"I'd hate to take a bite out of you," Burt Lancaster hisses at Tony Curtis in the classic '50s film Sweet Smell of Success. "You're a cookie full of arsenic." The line resonates to this day, because it's jarring to picture something as comforting and innocuous as a cookie being laced with a notorious poison.

And that's precisely what Consumer Reports forces us to do with its just-released story on apple and grape juice—you know, the stuff millions of people feed to their kids every day, sometimes several times a day, in those little boxes. And as with the confection in Lancaster's insult, the poison in question is arsenic.

The FDA currently does not regulate arsenic levels in fruit juices, CR reports. But for bottled and tap water, the agency enforces a standard of no more than 10 parts per billion of arsenic.

Just before Thanksgiving, the New York Times' William Neuman published an interesting piece on an emerging rift within the US fair-trade community.

Fair Trade USA, the main US fair-trade certifying entity, has announced plans to essentially lower its standards in the new year, Neuman reports. The group announced it would sever ties with Fairtrade International, "which coordinates fair trade marketing activities in close to two dozen countries," Neuman writes. And large coffee plantations will be eligible for certification—before, only small cooperatives could receive the seal—as will "products with as little as 10 percent fair trade ingredients, compared with a minimum of 20 percent required in other countries."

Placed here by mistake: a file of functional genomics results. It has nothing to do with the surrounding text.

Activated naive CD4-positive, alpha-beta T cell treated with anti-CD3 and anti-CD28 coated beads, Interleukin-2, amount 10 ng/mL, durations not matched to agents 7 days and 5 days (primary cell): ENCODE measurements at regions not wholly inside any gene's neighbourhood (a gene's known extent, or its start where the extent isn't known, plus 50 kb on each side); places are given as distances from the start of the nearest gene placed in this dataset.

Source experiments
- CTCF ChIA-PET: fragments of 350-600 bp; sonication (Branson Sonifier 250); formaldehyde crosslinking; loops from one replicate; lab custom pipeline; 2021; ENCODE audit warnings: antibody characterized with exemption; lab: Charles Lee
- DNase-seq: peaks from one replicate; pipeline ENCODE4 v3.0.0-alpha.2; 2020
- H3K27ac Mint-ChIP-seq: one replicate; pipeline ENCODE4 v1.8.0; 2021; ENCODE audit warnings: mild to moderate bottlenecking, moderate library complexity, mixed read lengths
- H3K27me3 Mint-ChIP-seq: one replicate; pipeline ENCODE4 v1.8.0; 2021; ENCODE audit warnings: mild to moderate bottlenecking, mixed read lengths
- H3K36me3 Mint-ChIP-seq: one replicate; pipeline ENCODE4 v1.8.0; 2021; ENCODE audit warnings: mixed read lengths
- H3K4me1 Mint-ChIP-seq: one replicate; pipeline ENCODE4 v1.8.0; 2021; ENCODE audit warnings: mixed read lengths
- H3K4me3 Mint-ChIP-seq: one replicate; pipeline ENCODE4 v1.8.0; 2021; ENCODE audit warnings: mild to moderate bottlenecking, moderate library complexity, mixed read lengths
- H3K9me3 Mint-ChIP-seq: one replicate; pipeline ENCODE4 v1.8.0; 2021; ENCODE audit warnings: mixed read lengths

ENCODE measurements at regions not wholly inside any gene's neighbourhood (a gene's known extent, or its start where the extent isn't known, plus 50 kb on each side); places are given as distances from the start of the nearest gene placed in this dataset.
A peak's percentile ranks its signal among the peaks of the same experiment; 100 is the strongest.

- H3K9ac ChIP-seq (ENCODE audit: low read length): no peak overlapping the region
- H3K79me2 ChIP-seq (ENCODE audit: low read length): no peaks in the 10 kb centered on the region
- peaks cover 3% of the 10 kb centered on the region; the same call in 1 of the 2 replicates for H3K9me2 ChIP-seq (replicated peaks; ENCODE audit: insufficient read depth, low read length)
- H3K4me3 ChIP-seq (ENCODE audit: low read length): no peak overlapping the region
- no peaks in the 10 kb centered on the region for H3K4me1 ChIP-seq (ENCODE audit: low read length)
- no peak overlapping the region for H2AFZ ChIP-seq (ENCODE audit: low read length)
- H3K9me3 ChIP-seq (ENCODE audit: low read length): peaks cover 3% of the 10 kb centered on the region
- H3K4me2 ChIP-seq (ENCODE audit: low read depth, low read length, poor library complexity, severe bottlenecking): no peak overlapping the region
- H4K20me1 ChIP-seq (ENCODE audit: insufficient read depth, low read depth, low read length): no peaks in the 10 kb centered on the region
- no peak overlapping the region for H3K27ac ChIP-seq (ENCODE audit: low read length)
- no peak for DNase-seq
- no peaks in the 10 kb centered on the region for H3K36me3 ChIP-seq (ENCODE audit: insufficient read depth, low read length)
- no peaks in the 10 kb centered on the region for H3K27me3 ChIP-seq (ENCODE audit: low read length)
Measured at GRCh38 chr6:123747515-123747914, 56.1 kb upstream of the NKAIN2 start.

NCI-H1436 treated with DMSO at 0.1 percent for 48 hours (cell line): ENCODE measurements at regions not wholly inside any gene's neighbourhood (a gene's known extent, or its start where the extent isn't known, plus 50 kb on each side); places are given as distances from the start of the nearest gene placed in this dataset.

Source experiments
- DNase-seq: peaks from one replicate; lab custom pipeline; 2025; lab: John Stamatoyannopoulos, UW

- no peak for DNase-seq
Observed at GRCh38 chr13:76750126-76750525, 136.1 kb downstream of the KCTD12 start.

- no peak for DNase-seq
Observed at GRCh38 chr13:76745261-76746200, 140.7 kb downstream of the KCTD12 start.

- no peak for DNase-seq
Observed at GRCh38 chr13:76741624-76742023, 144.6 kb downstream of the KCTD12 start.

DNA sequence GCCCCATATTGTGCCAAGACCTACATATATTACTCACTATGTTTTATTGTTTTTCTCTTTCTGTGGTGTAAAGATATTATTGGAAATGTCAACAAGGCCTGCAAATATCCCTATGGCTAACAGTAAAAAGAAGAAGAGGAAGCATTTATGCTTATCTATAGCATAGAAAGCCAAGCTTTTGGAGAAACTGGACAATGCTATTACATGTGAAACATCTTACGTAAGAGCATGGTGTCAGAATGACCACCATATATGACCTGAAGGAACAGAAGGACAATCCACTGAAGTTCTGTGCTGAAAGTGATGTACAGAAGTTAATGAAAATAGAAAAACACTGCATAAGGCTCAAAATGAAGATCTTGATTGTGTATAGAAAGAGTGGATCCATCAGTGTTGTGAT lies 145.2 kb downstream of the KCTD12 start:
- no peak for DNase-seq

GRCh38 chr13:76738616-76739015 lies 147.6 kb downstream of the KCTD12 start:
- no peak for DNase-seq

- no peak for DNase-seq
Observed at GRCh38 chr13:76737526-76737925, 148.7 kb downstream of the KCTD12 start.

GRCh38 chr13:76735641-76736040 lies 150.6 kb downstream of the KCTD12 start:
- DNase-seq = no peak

The plans have enraged the people behind Massachusetts-based Equal Exchange, a stalwart purveyor of fair-trade products. "It's a betrayal," Equal Exchange president Rink Dickinson told Neuman. "They've lost their integrity."

Fair Trade USA, of course, defended the changes. Here's Neuman:

Paul Rice, chief executive of Fair Trade USA, said the fair trade movement was dominated by hard-liners who resisted needed changes. "We're all debating what do we want fair trade to be as it grows up," Mr. Rice said. "Do we want it to be small and pure or do we want it to be fair trade for all?"